Children have different abilities and interests. It is the parents' duty to identify and support their interests and help build their self-esteem by proper encouragement.
Nurturing the child's interest can begin at home, and the best place in the house is the kitchen. There are so many stimulants that can help develop fine motor skills, as well as analytical skills. Dr. Dimalanta made an example from using pots and pans for toddlers to pound on and create 'music'; touching grains of rice or beans for the tactile sense; and learn the use of measurements with the different cooking items in the kitchen.
Clay is also an excellent tool to improve fine motor skills.
Clay is also an excellent tool to improve fine motor skills.
In this regard, the doctor also discussed the current paradigm shift in giftedness. Decades ago, identifying giftedness is broad and generalized, very academic. In recent years, it is now geared towards a specific area of interest. So one child can be assessed as being gifted in the arts despite being weak in athletics, while another can be gifted only in science or math, in music or linguistics, or in other areas of excellence.
Nourishment is a basic human need. For kids and adults alike, we can eat anything as long as in moderation. For me, the challenge lies in sourcing and preparing the right foods to feed my family.
Here are some helpful feeding tips from the doctor:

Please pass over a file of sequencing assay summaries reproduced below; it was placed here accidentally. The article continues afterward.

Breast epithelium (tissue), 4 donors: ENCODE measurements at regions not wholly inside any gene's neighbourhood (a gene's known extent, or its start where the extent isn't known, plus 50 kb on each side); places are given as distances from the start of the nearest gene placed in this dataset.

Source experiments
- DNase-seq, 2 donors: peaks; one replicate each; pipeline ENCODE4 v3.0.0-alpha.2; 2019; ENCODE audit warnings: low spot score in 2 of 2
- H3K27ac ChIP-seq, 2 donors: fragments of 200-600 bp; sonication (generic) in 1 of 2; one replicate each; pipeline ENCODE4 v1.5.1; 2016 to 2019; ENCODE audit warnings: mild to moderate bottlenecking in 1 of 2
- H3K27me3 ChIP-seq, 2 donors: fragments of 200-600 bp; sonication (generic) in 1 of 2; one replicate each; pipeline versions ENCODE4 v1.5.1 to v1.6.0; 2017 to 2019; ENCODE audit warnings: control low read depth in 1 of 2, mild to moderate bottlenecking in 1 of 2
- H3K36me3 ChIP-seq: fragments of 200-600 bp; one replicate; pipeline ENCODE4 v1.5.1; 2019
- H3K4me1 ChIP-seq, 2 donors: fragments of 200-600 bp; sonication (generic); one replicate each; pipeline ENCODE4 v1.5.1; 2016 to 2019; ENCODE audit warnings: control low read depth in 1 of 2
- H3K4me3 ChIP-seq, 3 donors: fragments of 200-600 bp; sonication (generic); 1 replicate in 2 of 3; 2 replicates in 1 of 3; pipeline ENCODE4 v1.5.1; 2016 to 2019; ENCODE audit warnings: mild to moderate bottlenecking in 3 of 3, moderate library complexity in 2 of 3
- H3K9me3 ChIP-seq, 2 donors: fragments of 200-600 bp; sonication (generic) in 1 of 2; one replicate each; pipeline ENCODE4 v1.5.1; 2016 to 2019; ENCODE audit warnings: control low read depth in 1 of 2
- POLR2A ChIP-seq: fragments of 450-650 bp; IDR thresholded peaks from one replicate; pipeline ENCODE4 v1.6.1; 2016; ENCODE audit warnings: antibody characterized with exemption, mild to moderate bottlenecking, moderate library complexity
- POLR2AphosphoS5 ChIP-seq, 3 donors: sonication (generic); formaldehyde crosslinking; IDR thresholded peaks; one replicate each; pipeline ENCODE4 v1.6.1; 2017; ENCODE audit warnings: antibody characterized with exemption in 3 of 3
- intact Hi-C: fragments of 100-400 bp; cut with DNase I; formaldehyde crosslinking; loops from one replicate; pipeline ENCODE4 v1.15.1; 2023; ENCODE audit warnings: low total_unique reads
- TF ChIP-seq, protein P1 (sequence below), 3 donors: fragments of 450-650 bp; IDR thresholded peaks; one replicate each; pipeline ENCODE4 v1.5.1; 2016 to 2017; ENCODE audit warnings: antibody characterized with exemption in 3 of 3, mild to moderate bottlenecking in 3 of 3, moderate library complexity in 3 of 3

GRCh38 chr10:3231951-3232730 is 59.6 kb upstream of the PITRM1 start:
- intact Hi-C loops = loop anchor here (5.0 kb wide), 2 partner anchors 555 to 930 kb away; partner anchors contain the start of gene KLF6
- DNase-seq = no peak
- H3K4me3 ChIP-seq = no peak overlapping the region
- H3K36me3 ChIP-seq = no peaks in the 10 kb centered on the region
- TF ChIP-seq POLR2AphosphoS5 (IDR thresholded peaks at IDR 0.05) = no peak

- Ideally, give your child at least 4oz. of water every hour
- Provide daily supplement of Vitamin C
- Don't force-feed your child, this may cause trauma and aversions to certain food when he gets older
- Try an alternative way of cooking favorites, like french fries -- use carrots instead of potatoes
Quality time is as important as quantity of time with your child. But balancing this is the challenge among parents. Do you know there is such a thing as "quality time without doing anything"? Just by "being with" the child provides solace and comfort, this is already a form of bonding.
With both parents working, some kids are left with the nanny or other guardians during most of the day, and with their friends in school. It is inevitable that they have as much influence, if not more, as the parents. Thus, mothers and fathers should make extra effort to find their own exclusive time with the child to re-connect and establish stronger relationships.
Whether this can be implemented or not, it is recommended to allocate only 1 to 2 hours of TV or video time for school aged kids, and no TV for two-year-olds and younger. In this digital age, electronic gadget and hand-held video games abound, and parents should monitor and control what the child is watching or playing. Set negotiables and non-negotiables. Be aware of the shows and decide what the kids should watch.
Not all cartoons are okay. A lot of parents expressed concern over some shows that show violence, use foul words, and glorify bad characters. Some cartoon shows mentioned at the talk received a lot of negative feedback from parents, and these were not recommended veiwing for kids, or at least require parental guidance: Mr. Bean, Tom & Jerry, Spongebob Squarepants, The Simpsons.
And pray together, eat together, play together. And more!
Special mention during the talk was reading. A great bonding activity, moms and dads can read to infants as early as 6 months! Begin with a few minutes each day and extend gradually to generate more interest from the child.
Eating together is also one of the best family bonding time. Study shows many benefits for families that eat together:
- Greater chances of children eating vegetables
- Avoids smoking
- Prevents pre-marital sex
Parenting from "J to Z"
Time for some shut-eye for now. Our third and final DML talk is tomorrow morning, which will be all about marriage. That is definitely something you could look forward to here, soon.